Kubernetes Cron To Prometheus
I recently had a requirement to execute a small python script inside a cron job. This script produced a series of metric values that we ultimately wanted to be able to represent on a graph and alert on in the future.
I didn’t want to waste a whole EC2 instance on running a small script every hour and I’m not particularly a fan of vendor-lockin so wanted to avoid the serverless route. So as you’ve probably guessed from the title, I decided to use Kubernetes to manage the cron jobs.
We have Prometheus and Grafana already set up in our cluster, so all I had to do was to work out how to push data from our ephemeral cron pod into Prometheus.
If you don’t already have Prometheus and Grafana installed, a very brief interlude:
I installed Prometheus using this particular helm chart. There are a lot of ‘competing’ charts out there and some seem to have been deprecated, so it was a bit of a minefield to try and source one that I liked.
The prometheus helm does come with a Grafana instance, but I didn’t like certain aspects of inflexibility that came with it. So I installed Grafana in its own namespace using this helm and configured it to use Prometheus as a data source.
Prometheus uses a pull method of collecting data. It scrapes data from defined service endpoints (or pods if you set it up to do so). This isn’t any use to us. At its slowest, our cron job takes 3 seconds to spin up and execute, and then it destroys itself… this would mean we’d have to turn the Prometheus scrape interval up to 11 to be able to catch the pod while its running, and even then we can’t guarantee that Prometheus will collect the generated data in time. Luckily, I’m not the first to encounter this problem.
Enter Prometheus Pushgateway
The Pushgateway is an additional deployment that acts as a middle man between ephemeral pods (such as our cron job) and Prometheus. Jobs can push data to the Pushgateway which holds it for Prometheus to scrape in the way it knows how.
The Helm Chart for the Pushgateway can be found here. Installation is pretty straightforward and the values.yml file is well documented.
For testing purposes, I would recommend you set up the ingress (or be prepared to forward the service locally so you can access the UI).
After installing the Pushgateway, we will need to tell Prometheus that it exists. This is as simple as adding an additionalServiceMonitor to the Prometheus helm chart and performing an update. Here’s a small example with a bit of annotation:
additionalServiceMonitors: - name: pushgateway # Generic name so you can identify it. selector: matchLabels: app: prometheus-pushgateway # Match with any service where the label key is 'app' and the value is 'prometheus-pushgateway'. namespaceSelector: matchNames: - prometheus # Only match with services in this namespace. endpoints: - port: http # Port name in the service. interval: 10s # How often to scrape.
The Python bit
We need to tweak our cron job slightly so it knows how to push the data to the push gateway. I’m not a Pythonmonger, so this bit probably took me longer than it should have done.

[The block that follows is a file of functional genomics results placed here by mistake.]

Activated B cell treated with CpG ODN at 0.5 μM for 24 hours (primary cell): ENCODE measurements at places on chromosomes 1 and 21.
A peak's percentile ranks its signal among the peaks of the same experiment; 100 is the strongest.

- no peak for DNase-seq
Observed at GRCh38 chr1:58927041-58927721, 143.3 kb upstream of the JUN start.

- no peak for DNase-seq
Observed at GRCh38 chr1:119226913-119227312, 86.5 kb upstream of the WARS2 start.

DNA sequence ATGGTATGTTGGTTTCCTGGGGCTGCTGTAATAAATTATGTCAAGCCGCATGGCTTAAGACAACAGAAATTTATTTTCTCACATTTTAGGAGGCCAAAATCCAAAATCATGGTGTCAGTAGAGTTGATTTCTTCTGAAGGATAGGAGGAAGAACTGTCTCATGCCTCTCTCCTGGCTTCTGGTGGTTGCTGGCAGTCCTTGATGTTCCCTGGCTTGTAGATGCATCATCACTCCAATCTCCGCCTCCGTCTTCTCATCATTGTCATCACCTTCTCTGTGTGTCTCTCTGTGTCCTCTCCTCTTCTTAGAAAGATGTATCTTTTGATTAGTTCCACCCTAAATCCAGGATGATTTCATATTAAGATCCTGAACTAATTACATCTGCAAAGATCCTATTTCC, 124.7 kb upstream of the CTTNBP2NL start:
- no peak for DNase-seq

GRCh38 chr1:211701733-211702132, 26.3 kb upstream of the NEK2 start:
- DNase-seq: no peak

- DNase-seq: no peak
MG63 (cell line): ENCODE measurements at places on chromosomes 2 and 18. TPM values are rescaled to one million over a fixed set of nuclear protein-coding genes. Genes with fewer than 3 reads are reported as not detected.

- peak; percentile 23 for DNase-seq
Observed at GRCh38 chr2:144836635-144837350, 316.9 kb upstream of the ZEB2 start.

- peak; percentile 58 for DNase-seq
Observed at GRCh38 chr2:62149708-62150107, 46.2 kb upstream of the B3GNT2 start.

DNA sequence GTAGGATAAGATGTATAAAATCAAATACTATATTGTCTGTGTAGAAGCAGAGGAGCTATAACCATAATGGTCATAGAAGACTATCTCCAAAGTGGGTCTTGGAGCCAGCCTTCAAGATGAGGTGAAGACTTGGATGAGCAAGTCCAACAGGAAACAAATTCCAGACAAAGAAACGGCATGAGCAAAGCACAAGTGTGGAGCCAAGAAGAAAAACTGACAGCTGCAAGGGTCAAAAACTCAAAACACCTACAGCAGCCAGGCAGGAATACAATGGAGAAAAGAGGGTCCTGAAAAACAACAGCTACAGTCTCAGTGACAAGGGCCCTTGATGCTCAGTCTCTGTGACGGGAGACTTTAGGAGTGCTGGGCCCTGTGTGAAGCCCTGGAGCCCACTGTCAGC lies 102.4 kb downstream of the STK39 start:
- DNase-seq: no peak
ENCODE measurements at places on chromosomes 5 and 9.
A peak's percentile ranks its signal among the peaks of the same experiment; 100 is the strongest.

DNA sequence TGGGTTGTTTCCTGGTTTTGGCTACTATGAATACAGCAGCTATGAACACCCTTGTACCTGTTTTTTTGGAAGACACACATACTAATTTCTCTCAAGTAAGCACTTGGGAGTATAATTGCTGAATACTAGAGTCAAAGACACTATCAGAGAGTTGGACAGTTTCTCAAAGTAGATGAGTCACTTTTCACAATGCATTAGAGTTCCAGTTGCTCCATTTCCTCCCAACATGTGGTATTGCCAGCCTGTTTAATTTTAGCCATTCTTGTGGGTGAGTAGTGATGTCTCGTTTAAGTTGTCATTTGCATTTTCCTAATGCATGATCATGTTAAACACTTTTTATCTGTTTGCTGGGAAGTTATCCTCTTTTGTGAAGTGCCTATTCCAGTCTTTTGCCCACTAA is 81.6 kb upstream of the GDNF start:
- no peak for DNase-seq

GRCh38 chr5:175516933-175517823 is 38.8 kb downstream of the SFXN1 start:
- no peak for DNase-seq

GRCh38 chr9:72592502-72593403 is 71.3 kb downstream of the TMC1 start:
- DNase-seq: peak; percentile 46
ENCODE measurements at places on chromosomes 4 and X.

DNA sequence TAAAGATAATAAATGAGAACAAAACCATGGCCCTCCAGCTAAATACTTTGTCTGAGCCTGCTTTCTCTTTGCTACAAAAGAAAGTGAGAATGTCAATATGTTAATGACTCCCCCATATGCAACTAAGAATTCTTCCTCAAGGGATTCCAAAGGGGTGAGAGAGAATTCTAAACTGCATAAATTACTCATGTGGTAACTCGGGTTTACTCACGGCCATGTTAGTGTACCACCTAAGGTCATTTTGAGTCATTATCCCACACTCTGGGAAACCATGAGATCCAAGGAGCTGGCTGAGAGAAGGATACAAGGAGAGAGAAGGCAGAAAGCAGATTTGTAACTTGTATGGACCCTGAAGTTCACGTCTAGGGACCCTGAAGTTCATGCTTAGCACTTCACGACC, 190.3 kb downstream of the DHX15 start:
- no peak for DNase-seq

The official docs are here, but I found that the example didn’t actually work (YMMV). This didn’t matter too much as I already had a python script that generated values, I just needed to punt them somewhere.
The key takeaway was that I needed to use a Gauge in my instance as my values may go up or down. So I just had to add a couple of import lines:
import prometheus_client as prom from prometheus_client import CollectorRegistry, Gauge, push_to_gateway
… and then push the values (taken from a dictionary) to the gateway:
# Push to Prometheus Gateway if __name__ == '__main__': registry = CollectorRegistry() g = Gauge('identifying_name_of_my_metric', 'Metric description to help humans', registry=registry) g.set(a_dictionary["metric"]) push_to_gateway('servicename.namespace.svc.cluster.local:9091', job='Demo-job', registry=registry)
‘servicename.namespace.svc.cluster.local’ is ‘the name of the pushgateway service’.’the name of the namespace the service is in’.svc.cluster.local. This will use Kubernetes’ internal DNS to route to the correct service, so nothing needs to be exposed.
Once complete you should be able to see your data if you look firstly at your pushgateway url through a browser, and then at your prometheus instance.
Making the container reusable
I envisage that this won’t be our only Python cron job, so I wanted to make something that could be reused with ease.
So the python container is extremely lightweight, just python plus dependencies. Here’s the dockerfile:
FROM python:3-alpine RUN pip install requests prometheus_client
From there, my kubernetes yaml looks a little like this:
apiVersion: batch/v1beta1 kind: CronJob metadata: name: demo-cronjob spec: concurrencyPolicy: Forbid jobTemplate: spec: template: metadata: labels: app: demo-cronjob spec: containers: - name: demo-cronjob image: location-of-our-container imagePullPolicy: Always command: - python args: - /tmp/demo.py volumeMounts: - name: scripts-mount mountPath: /tmp volumes: - name: scripts-mount configMap: name: scripts-mount restartPolicy: Never schedule: '*/5 * * * *' successfulJobsHistoryLimit: 3 --- apiVersion: v1 kind: ConfigMap metadata: name: scripts-mount data: demo.py: |- import requests import prometheus_client as prom from prometheus_client import CollectorRegistry, Gauge, push_to_gateway ... # Push to Prometheus Gateway if __name__ == '__main__': registry = CollectorRegistry() g = Gauge('identifying_name_of_my_metric', 'Metric description to help humans', registry=registry) g.set(a_dictionary["metric"]) push_to_gateway('servicename.namespace.svc.cluster.local:9091', job='Demo-job', registry=registry)
This allows me to add additional python scripts easily by appending the configmap and just adding additional cron jobs as required.